Netflix Will Spend 10x More on New Employees Than Other Corporations

April 17, 2017

4:30 pm

The various corporations in the tech world survive on the strength of their employee talent. Naturally, it makes sense that the most successful businesses would pay the most to attract the best. There are plenty of other ways to attract or retain employees — a healthy company culture is one, as I’m sure Uber’s recently departed head of communications and policy would tell you — but examining a corporation’s new employee spending is a great rule of thumb.

Here are the most interesting takeaways from a study by tech job network Paysa on the subject.

Netflix Pays Ten Times More Than the Next Corporation

Netflix is head and shoulders above the competition when it comes to this category: They’ll shell out way more money to attract the employees they need. The average increase in salary offered by the streaming service is $198,360 — a 166.6 percent increase over employees’ previous positions.

“Other big spenders looking to develop and evolve their teams increased incoming salaries by 37-48 percent,” Paysa’s report added. “These companies included Microsoft, Groupon, and Akamia Technologies.”

The approach works: Netflix pulled in talent from companies such as LinkedIn, Facebook, and PayPal.

HP Holds the Highest Retention Rate

Hewlett-Packard, however, beats Netflix at a vital statistic: Retention rates. On average, a new employee sticks with HP for 6.1 years. Second place was eBay, but third place was Hewlett-Packard Enterprise, so HP is doing well for itself.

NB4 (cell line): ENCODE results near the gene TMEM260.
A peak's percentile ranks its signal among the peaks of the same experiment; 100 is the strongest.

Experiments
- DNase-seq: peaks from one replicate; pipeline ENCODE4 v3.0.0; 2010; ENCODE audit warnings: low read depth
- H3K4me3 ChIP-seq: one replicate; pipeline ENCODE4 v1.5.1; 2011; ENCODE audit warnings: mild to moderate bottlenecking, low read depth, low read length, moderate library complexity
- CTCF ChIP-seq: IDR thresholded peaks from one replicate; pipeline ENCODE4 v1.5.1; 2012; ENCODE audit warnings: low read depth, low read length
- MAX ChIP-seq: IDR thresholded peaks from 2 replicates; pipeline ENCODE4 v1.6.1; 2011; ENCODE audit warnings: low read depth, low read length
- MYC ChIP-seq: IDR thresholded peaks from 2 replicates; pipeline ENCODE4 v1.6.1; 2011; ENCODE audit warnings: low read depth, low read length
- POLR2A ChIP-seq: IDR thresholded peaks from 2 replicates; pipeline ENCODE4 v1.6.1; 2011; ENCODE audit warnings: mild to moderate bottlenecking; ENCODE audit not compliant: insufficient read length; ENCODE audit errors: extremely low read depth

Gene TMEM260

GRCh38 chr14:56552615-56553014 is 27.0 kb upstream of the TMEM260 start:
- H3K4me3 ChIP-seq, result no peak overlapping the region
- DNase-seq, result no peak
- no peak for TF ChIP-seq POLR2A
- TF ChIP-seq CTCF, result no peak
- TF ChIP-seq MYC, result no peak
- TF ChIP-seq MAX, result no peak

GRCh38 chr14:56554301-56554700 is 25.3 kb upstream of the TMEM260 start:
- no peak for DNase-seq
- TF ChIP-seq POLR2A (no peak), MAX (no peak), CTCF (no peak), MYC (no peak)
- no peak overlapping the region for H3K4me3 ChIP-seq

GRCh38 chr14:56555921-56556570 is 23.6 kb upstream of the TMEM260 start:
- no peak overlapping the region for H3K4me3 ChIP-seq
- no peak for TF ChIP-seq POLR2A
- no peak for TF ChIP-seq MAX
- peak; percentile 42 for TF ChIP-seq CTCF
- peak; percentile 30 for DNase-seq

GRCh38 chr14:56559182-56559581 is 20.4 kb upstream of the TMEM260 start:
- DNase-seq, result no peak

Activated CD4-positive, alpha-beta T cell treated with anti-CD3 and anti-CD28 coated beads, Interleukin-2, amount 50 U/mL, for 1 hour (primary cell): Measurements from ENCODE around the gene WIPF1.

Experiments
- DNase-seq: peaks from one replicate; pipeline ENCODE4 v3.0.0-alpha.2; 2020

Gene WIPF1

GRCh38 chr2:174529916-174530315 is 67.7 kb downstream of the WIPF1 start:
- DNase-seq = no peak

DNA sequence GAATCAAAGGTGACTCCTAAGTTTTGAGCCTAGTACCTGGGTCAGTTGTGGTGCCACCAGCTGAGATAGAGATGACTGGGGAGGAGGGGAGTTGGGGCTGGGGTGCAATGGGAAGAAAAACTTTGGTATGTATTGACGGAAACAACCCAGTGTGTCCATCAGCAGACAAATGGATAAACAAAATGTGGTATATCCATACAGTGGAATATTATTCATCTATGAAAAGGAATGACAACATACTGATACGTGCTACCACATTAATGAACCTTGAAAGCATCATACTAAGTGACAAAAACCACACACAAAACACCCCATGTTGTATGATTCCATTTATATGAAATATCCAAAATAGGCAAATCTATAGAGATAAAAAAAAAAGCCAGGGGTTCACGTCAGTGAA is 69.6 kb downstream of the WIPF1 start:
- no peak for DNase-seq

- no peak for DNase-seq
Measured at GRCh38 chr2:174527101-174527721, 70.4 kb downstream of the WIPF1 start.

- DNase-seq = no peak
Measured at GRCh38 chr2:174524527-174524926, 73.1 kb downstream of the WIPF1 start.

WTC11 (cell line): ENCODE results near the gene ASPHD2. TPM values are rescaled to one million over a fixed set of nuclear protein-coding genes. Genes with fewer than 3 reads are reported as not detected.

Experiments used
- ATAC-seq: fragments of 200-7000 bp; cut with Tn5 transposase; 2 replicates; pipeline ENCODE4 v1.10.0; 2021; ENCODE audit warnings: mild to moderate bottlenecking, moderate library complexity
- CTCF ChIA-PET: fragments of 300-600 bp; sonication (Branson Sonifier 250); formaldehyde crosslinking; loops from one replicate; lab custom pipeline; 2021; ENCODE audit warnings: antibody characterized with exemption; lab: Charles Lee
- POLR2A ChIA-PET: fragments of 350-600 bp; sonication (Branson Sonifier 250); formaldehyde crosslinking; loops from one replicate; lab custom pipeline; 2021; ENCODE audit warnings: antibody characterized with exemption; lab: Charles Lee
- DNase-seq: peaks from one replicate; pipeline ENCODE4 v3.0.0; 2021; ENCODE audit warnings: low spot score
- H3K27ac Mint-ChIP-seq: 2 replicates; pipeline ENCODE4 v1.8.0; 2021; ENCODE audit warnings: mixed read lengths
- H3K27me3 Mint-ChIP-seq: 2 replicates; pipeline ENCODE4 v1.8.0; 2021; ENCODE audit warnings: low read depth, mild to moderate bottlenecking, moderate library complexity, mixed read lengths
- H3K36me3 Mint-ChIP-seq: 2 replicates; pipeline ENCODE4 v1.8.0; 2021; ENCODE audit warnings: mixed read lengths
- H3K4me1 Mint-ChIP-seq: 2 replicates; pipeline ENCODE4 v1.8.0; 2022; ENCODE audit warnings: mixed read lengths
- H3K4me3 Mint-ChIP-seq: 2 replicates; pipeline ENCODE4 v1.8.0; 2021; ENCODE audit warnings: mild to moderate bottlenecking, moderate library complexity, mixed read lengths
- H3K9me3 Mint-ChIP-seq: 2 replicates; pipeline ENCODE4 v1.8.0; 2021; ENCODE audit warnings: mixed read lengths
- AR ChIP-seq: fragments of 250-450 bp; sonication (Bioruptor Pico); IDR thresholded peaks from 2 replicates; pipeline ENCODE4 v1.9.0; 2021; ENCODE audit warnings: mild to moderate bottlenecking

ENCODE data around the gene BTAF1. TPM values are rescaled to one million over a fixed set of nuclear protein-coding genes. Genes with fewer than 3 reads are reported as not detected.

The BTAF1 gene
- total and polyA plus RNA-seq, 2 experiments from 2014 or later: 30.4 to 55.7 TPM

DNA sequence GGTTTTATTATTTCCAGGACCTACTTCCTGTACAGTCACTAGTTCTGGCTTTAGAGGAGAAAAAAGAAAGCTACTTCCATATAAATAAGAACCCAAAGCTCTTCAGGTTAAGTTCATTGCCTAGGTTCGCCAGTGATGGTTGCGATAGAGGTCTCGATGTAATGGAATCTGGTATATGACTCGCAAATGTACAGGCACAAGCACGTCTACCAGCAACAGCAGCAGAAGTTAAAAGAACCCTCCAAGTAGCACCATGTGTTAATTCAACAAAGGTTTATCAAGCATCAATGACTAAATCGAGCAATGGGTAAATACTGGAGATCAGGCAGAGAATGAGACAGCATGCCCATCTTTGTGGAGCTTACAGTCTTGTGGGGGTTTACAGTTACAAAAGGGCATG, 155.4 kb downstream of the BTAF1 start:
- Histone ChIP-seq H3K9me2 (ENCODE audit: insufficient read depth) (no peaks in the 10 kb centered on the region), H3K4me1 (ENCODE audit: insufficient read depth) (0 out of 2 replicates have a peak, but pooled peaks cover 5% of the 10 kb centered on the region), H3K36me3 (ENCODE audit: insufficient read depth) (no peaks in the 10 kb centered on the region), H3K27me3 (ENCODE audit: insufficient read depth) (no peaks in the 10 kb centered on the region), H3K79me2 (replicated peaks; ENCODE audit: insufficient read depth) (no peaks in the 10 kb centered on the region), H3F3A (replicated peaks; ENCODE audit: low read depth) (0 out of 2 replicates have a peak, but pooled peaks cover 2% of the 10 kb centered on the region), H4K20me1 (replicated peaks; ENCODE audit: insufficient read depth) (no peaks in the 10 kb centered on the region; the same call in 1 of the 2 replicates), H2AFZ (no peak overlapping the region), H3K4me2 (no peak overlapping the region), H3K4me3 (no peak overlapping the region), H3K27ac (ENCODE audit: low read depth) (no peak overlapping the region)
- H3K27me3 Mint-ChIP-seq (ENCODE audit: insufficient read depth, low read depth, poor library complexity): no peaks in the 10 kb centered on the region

“HP averaged the longest employee retention with no advancements, creating a culture where team members stayed on staff for over six years while making over $105,000 annually,” the study of over 31,000 internal and external company transitions explained.

“eBay followed with more than five years, on average, for employees earning nearly $116,000 per year, and Hewlett Packard Enterprises averaged one of the longest retention rates with the least amount of pay – over four years for less than $97,000 a year.”

The worst companies at retention? Workday, Groupon, Twitter, and Dropbox.

Nike Employees Are Willing to Take the Biggest Pay Cut

The typical new employee at Nike values the experience over their bank account, it seems: Nike had the largest overall decrease in salary.

“New employees were willing to take more than a $12,000 pay cut to say they worked for the athletic shoe giant,” the study says. “Working for Zenefits or General Motors was also worth more than a $10,000 reduction in salary.”

The news is an interesting snapshot of what drives a new employee to find or stay at various companies in the tech sector. More importantly, it lets you know that HP or Netflix should be the first places you turn to the next time you update your resume.

Read more about the business of job searching at Tech.Co.

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Adam is a writer with an interest in a variety of mediums, from podcasts to comic books to video essays to novels to blogging — too many, basically. He's based out of Seattle, and remains a staunch defender of his state's slogan: "sayWA." In his spare time, he recommends articles about science fiction on Twitter, @AdamRRowe

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